False flags are a longstanding military deception strategy, originating back to naval skirmishes where the flag of a ship was concealed or modified to look like someone else. The scenario is as follows: Country X uses tactics and equipment usually employed by Country Y to attack or provoke Country Z, so Country Y gets the blame and Country Z’s attention is diverted from Country X, which allows Country X freedom of maneuver to engage in other time or space. Engaging in combat dressed in a uniform other than your own country’s is a no-no under the Hague Convention, but the concept of false flag has been expanded to the scenario where Country X internally attacks or subdues its own citizens, while acting as another country or group motivated by the notion that a political cause will gain support with such an action.

CIA Proposes False Flag Plan in 1962

Operation Northwoods in 1962 was a plan created by the CIA in which the United States, imitating Cubans, were going to attack American interests in and around Cuba and even in the United States. The goal behind this was to raise popular support nationwide for a military action against Cuba. Wisely, President Kennedy rejected the plan. False flags are a proactive strategy that is more than just propaganda or static displays (although they can be part of the ruse), and will involve some overt act or behavior that causes damage to the enemy.

False Flag Attacks Resurface in Cyber warfare and Information Operations

Until cyber warfare and information operations became a thing, false flags had really fallen off the map, due to sophisticated intelligence technology and human intelligence networks that would make them difficult, if not impossible to pull off. In recent years, false flags have been a choice for many hacking groups – those either associated with a nation-state or otherwise.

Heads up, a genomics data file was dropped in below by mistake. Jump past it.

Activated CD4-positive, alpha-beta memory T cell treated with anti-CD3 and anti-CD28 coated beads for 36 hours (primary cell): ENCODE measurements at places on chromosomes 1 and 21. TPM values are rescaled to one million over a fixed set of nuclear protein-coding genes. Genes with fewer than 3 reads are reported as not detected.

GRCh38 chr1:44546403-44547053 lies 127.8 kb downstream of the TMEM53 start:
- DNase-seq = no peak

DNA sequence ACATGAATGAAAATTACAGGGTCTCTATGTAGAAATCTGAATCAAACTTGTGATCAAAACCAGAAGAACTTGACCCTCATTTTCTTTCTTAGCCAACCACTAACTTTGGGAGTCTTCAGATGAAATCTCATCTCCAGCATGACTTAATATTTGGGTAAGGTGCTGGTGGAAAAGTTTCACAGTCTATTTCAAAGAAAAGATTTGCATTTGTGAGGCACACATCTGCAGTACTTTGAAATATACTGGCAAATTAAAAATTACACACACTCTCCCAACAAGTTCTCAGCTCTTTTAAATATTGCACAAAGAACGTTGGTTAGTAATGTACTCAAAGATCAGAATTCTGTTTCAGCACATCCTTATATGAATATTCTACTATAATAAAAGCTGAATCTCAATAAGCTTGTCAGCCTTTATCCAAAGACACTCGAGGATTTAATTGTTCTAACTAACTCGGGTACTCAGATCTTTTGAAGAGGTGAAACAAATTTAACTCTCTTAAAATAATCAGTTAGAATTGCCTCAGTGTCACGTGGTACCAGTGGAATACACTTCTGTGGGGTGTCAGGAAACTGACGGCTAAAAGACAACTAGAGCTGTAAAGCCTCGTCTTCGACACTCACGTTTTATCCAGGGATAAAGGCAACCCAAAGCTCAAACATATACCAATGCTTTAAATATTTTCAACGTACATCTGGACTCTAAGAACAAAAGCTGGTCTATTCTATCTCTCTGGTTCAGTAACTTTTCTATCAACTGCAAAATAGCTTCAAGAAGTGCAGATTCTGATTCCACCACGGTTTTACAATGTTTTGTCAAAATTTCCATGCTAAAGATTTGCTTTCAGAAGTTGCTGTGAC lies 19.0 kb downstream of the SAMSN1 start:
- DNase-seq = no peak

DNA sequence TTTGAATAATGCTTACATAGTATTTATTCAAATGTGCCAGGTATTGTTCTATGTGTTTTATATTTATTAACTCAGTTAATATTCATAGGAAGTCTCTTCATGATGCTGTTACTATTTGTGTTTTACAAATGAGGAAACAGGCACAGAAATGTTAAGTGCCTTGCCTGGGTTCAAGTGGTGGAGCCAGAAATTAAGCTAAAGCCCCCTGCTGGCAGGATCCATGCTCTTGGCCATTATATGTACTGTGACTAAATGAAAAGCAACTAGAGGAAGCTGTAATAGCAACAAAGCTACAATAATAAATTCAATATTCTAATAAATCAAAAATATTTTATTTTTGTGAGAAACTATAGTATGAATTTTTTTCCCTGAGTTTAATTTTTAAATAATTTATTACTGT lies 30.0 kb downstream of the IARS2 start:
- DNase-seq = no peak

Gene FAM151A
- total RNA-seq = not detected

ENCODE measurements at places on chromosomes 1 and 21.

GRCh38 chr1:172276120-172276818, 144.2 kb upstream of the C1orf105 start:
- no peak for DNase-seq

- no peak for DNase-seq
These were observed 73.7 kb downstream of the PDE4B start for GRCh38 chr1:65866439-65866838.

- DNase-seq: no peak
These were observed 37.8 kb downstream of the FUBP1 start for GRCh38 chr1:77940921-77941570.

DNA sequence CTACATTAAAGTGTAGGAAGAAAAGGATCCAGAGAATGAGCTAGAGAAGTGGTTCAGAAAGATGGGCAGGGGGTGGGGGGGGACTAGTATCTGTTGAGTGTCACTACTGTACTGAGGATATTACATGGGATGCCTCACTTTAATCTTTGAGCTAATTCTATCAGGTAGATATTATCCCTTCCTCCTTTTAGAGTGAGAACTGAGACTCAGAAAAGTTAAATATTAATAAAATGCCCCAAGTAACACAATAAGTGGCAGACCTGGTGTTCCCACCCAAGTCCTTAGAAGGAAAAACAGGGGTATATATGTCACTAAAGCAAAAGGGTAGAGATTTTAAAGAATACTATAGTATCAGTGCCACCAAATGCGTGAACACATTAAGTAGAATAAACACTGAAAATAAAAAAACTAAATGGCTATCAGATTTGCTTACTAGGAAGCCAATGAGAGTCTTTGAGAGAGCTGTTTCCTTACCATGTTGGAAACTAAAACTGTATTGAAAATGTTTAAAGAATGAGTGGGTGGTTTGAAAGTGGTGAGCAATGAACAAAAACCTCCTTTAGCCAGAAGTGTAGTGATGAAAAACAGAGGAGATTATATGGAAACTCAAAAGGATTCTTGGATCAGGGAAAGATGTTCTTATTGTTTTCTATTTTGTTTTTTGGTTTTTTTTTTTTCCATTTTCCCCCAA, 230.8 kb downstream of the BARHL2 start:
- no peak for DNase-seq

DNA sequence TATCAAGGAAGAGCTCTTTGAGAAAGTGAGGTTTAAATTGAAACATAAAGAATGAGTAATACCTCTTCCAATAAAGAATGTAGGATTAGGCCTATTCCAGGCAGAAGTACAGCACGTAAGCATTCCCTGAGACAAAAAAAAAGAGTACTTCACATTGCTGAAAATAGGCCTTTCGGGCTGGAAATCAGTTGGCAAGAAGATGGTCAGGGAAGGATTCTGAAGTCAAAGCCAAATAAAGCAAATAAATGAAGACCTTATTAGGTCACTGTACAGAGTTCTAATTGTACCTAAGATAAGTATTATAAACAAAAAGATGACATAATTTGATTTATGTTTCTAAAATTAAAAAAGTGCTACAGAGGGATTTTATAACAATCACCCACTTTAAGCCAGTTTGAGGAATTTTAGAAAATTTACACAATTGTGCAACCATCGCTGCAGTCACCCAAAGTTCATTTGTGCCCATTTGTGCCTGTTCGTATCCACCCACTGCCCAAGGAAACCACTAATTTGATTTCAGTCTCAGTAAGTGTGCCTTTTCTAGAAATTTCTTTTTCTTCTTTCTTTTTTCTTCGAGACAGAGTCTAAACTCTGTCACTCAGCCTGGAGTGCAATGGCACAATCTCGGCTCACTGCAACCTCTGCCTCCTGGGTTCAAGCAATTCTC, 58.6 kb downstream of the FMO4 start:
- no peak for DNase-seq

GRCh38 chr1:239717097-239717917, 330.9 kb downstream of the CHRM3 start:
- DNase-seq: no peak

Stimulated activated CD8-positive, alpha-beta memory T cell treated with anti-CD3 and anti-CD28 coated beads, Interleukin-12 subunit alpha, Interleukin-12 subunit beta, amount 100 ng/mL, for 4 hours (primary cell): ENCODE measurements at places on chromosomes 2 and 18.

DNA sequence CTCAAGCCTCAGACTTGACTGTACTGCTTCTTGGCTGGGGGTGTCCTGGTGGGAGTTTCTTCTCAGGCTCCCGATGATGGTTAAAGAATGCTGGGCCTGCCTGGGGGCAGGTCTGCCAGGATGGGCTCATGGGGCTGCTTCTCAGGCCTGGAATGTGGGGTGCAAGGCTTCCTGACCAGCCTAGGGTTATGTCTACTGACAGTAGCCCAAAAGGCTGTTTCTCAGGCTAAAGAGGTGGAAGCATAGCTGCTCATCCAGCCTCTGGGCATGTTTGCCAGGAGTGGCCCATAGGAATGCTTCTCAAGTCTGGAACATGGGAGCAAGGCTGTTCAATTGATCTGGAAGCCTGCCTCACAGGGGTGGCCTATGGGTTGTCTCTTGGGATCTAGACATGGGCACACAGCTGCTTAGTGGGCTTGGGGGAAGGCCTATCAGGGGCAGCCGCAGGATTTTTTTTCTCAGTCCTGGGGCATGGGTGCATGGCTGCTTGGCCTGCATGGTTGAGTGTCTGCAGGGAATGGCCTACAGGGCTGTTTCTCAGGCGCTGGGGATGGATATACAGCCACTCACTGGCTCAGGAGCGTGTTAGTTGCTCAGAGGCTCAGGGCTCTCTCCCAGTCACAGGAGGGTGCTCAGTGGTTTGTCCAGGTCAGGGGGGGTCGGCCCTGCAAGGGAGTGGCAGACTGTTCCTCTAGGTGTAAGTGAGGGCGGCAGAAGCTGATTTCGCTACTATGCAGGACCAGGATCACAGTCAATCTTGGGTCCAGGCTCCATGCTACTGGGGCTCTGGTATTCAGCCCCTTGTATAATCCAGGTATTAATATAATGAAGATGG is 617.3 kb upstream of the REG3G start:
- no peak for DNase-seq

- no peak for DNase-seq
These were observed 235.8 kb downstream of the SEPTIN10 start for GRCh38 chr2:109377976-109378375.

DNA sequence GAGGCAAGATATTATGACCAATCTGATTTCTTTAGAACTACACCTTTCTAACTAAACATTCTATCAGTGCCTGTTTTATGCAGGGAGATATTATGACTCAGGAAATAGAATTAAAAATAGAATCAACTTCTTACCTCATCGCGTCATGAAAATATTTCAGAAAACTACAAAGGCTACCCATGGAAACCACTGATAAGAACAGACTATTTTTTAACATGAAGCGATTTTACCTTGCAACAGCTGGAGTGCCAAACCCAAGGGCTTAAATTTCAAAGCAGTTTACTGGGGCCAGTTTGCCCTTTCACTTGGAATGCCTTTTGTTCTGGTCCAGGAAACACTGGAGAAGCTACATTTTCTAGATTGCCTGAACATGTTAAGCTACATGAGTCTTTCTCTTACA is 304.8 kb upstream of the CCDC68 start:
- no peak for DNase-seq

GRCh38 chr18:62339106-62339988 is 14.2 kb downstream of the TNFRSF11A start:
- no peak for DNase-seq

A false flag attack in the cyber world is much easier to carry out than in the other domains. It is often hard to attribute attacks to specific nation-states or hacking entities in the first place, but when the attackers uses common techniques, tactics, and procedures of another persistent threat actor in order to confuse the victim, it becomes a messy and volatile problem. Several false flag attacks in the past few years have received public attention. In 2019, the Russian cyber espionage group Turla masqueraded as Iranian state sponsored hackers and infiltrated networks in over thirty countries. Not surprisingly, Turla entered the Iranian group’s network first to steal their tools for use. This case is the most visible of a similar string of false flags dating back several years. How is one caught operating a false flag attack? In Turla’s case, it appears that there were other cases in which Turla used Iranian tools with their own bag of tricks. That and reverse engineering the lack of motivation Iran would have for most of these attacks, led investigators to believe that someone else may have been behind them.

Deception and Diversion Techniques Will Grow

Using false flag cyber attacks as a deception and diversion technique is not going away, given the difficulty in definite attribution. In August, it was reported a Chinese hacking group had also been imitating an Iranian threat actor for two years in targeting Israel. Threat intelligence and analyzing logical motivation will remain key in defeating this very real security problem.

 

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Joe Jabara, JD, is the Director, of the Hub, For Cyber Education and Awareness, Wichita State University. He also serves as an adjunct faculty at two other universities teaching Intelligence and Cyber Law. Prior to his current job, he served 30 years in the Air Force, Air Force Reserve, and Kansas Air National Guard. His last ten years were spent in command/leadership positions, the bulk of which were at the 184th Intelligence Wing as Vice Commander.

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